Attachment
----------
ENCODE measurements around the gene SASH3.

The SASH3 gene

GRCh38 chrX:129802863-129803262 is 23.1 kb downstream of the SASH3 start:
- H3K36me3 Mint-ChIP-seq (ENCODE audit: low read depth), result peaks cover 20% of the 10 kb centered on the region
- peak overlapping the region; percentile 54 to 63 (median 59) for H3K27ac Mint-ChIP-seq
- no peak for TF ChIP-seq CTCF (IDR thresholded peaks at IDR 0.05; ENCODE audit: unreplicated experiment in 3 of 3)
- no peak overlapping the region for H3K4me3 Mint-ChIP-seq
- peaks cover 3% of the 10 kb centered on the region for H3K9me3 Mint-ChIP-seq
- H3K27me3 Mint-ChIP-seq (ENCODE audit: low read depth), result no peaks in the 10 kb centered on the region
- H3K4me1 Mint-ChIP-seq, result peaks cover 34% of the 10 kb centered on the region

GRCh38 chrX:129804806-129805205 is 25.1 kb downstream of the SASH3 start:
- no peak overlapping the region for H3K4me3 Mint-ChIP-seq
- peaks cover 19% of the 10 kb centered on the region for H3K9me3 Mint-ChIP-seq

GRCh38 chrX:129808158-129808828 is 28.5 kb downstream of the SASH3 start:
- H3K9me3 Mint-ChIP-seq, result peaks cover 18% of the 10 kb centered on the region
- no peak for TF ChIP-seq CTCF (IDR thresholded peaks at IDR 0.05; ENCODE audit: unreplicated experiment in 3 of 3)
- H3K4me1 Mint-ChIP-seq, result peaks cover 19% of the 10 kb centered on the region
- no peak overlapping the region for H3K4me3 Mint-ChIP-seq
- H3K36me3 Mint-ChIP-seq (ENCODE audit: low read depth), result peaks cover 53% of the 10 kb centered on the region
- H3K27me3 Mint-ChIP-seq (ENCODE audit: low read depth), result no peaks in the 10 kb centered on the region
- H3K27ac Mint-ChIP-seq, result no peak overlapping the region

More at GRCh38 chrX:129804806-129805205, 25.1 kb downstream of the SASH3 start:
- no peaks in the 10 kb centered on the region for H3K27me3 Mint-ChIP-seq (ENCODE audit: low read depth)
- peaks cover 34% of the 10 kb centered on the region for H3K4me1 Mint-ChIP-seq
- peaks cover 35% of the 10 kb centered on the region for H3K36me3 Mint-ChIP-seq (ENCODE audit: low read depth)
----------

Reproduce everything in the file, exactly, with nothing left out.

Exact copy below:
ENCODE measurements around the gene SASH3.

The SASH3 gene

GRCh38 chrX:129802863-129803262 is 23.1 kb downstream of the SASH3 start:
- H3K36me3 Mint-ChIP-seq (ENCODE audit: low read depth), result peaks cover 20% of the 10 kb centered on the region
- peak overlapping the region; percentile 54 to 63 (median 59) for H3K27ac Mint-ChIP-seq
- no peak for TF ChIP-seq CTCF (IDR thresholded peaks at IDR 0.05; ENCODE audit: unreplicated experiment in 3 of 3)
- no peak overlapping the region for H3K4me3 Mint-ChIP-seq
- peaks cover 3% of the 10 kb centered on the region for H3K9me3 Mint-ChIP-seq
- H3K27me3 Mint-ChIP-seq (ENCODE audit: low read depth), result no peaks in the 10 kb centered on the region
- H3K4me1 Mint-ChIP-seq, result peaks cover 34% of the 10 kb centered on the region

GRCh38 chrX:129804806-129805205 is 25.1 kb downstream of the SASH3 start:
- no peak overlapping the region for H3K4me3 Mint-ChIP-seq
- peaks cover 19% of the 10 kb centered on the region for H3K9me3 Mint-ChIP-seq

GRCh38 chrX:129808158-129808828 is 28.5 kb downstream of the SASH3 start:
- H3K9me3 Mint-ChIP-seq, result peaks cover 18% of the 10 kb centered on the region
- no peak for TF ChIP-seq CTCF (IDR thresholded peaks at IDR 0.05; ENCODE audit: unreplicated experiment in 3 of 3)
- H3K4me1 Mint-ChIP-seq, result peaks cover 19% of the 10 kb centered on the region
- no peak overlapping the region for H3K4me3 Mint-ChIP-seq
- H3K36me3 Mint-ChIP-seq (ENCODE audit: low read depth), result peaks cover 53% of the 10 kb centered on the region
- H3K27me3 Mint-ChIP-seq (ENCODE audit: low read depth), result no peaks in the 10 kb centered on the region
- H3K27ac Mint-ChIP-seq, result no peak overlapping the region

More at GRCh38 chrX:129804806-129805205, 25.1 kb downstream of the SASH3 start:
- no peaks in the 10 kb centered on the region for H3K27me3 Mint-ChIP-seq (ENCODE audit: low read depth)
- peaks cover 34% of the 10 kb centered on the region for H3K4me1 Mint-ChIP-seq
- peaks cover 35% of the 10 kb centered on the region for H3K36me3 Mint-ChIP-seq (ENCODE audit: low read depth)